Scarpetta’s Winter Table by Patricia Cornwell

Scarpetta’s Winter Table

by Patricia Cornwell

Scarpetta’s Winter Table

by Patricia Cornwell

Chapter 1

The night after Christmas was cold and brittle, and in Dr. Kay Scarpetta’s quiet Richmond neighborhood, trees were bare and groaning as they rocked in the wind. A candle burned in every window of her modern stone house, and a generous, fresh wreath of evergreen and holly was centered on the carved front door. Scarpetta had strung tiny white lights in shrubs on either side of the porch and tied big red bows on carriage lamps. She had been cooking since early afternoon, and by now her special people had gathered.

“That’s enough moonshine,” Scarpetta commented to Pete Marino, who was a captain at the Richmond police department and someone she had worked with for years. “No alcohol poisoning in my house.”

Marino didn’t listen as he poured two more jiggers of 100 proof Virginia Lightning into the blender. Each guest had his own contribution to the evening, and

his was eggnog, as it was every December 26, the biggest letdown day of the year. Scarpetta always insisted that the three of them spend it together.

“You don’t have to drink much of it,” said Marino. “One or two snorts, and then you move on to the next thing.”

“What next thing?” she asked, tapping a long wooden spoon on the side of the pot.

“I don’t see any smoked oysters.~~ “In the pantry~”

“Good. Wouldn’t be right if you left those out.”

“I never do. Doesn’t matter who else likes them.”

“That’s the spirit,” Marino said, pleased.

He was big with powerful hands capable of snatching bad people out of flight and pinning them to the ground or slamming them up against the side of a building. His red plaid shirt barely buttoned over his belly, and his thinning gray hair had a mind of its own. Scarpetta stirred the tomato sauce simmering on the stove.

“You got some wine, don’t you?” he went on. “I thought I’d be civilized tonight and go’ with something besides beer. Here, taste this, Doc.”

He poured a dollop of first-stage eggnog into a water glass and presented it to her. She sipped and her lips burned. The corn liquor warmed her throat all the way down on its way to heating up her stomach. Thoughts loosened. Much that had been vague and formless sharpened into focus.

“Wow,” said the intrepid chief medical examiner of Virginia. “That’s it. There will be no argument. Nobody’s driving anywhere tonight. In fact, no one’s going out of the house.

“I haven’t finished mixing up everything, so it will be a lot better when I’m done. Plus it’s got to sit for a while. You’re safe for a couple hours, long enough to get your pizza going, because don’t worry, Doc, ain’t no way I’m letting you out of making that since you only bother maybe once a year.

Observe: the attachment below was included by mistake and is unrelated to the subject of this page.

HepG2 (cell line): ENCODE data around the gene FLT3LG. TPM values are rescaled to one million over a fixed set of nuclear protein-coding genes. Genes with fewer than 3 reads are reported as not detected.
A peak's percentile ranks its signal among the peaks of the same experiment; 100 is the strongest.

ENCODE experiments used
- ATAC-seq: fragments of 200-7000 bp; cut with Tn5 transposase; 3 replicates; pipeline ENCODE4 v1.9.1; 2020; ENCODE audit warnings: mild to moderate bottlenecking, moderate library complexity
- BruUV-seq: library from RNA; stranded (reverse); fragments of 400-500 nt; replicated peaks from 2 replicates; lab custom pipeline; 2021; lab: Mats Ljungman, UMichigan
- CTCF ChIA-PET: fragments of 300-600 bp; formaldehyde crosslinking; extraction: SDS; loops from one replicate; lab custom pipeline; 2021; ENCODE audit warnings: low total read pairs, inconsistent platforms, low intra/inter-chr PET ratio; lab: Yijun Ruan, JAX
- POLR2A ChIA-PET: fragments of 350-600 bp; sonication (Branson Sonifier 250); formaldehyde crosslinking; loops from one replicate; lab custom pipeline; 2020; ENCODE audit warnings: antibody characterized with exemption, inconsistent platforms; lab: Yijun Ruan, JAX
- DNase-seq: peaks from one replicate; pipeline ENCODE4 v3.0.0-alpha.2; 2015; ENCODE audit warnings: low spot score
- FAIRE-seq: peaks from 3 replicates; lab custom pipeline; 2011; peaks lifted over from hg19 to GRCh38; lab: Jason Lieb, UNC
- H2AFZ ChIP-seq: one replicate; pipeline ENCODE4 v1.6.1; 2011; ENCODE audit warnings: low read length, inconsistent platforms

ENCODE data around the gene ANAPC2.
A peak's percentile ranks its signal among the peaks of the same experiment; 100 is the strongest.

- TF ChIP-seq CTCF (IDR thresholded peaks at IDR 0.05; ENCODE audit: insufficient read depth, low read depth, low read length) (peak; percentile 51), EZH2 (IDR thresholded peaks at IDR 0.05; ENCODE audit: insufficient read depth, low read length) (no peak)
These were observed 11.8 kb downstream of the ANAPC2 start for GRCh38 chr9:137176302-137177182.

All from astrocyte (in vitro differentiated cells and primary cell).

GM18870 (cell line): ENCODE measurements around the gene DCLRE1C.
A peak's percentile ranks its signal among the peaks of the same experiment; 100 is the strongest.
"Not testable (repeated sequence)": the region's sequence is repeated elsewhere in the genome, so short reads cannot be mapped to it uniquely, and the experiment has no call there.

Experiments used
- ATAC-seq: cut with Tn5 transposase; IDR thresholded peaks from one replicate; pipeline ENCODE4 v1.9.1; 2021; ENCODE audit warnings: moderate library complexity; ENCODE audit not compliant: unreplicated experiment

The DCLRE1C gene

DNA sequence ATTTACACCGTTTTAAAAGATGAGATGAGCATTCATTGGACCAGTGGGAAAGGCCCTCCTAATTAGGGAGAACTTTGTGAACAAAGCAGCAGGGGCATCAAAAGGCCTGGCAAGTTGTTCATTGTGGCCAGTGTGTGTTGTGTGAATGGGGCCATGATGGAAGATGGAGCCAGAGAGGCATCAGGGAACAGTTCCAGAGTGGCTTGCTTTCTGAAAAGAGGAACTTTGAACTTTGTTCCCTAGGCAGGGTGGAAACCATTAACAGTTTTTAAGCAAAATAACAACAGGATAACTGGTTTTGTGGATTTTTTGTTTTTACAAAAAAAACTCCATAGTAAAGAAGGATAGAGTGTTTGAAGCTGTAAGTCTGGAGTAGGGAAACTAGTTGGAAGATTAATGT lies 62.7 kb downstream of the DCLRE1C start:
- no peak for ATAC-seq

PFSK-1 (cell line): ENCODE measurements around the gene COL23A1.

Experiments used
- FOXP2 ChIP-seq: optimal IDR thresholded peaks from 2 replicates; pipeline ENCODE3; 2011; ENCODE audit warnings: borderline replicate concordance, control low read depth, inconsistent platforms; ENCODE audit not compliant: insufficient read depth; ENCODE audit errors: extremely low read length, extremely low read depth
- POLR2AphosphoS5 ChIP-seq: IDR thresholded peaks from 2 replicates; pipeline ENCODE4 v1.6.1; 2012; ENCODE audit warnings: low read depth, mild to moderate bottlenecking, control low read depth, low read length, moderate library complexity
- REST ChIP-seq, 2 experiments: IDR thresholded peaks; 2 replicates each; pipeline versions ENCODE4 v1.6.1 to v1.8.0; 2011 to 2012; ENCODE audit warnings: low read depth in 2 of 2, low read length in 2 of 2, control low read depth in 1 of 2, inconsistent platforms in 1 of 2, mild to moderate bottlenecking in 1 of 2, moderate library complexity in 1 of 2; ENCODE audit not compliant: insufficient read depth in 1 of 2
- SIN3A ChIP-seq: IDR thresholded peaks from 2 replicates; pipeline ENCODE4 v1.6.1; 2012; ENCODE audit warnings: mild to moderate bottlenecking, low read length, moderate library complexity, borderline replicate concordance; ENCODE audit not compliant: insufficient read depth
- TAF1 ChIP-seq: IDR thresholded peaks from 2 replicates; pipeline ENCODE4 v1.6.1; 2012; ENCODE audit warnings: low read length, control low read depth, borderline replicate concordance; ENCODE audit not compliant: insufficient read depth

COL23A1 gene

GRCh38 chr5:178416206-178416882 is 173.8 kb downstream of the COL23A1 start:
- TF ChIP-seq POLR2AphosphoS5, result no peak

It was true that Scarpetta rarely had time to spend half a day in the kitchen, and although pizza was not a conventional holiday dinner, in her case it was an unforgettable one. Her specialty pie was a unique blend of Italy, Miami, and her own originality. No one who had ever sat at her table had gone away unchanged. Scarpetta cooked with warmth and imagination. The good doctor’s concoctions were meant to soothe and heal and make you feel less alone. When she gave you a meal, she gave you herself.

“Where’s the eggnog?” Lucy Farinelli called out from the great room. She was a special agent with ATF and Scarpetta’s only niece.

“Hold your horses!” Marino called back.

“I want it now.”

“Tough shit!”

“What then?”

“A couple hours!

“No way my horses can wait that long!”

“No eggnog before its time!” Marino thundered.

“Then I’m going running. All this frustration! OHHHH!”

“Aunt Kay says you can’t leave the house!”

Lucy secured her Sig Saur 9mm pistol inside a butt pack, buckling the strap snugly around her waist. She walked into the kitchen and hugged her aunt from behind. Scarpetta smiled as she continued stirring. Lucy made a face at Marino.

“Remember the first time Marino made his eggnog for us?” Lucy reminded them. “Wild Turkey, and lots of it. Red food coloring—for Christmas, of course. Whipped cream and peppermint candy sprinkles on top, served in frosted beer mugs. With those rather disgusting chocolate cupcakes you made.” She pointed at Marino. “Green icing, little Christmas trees made out of cocktail toothpicks stuck in the middle of each one—and they were raw in the middle!”

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Categories: Cornwell, Patricia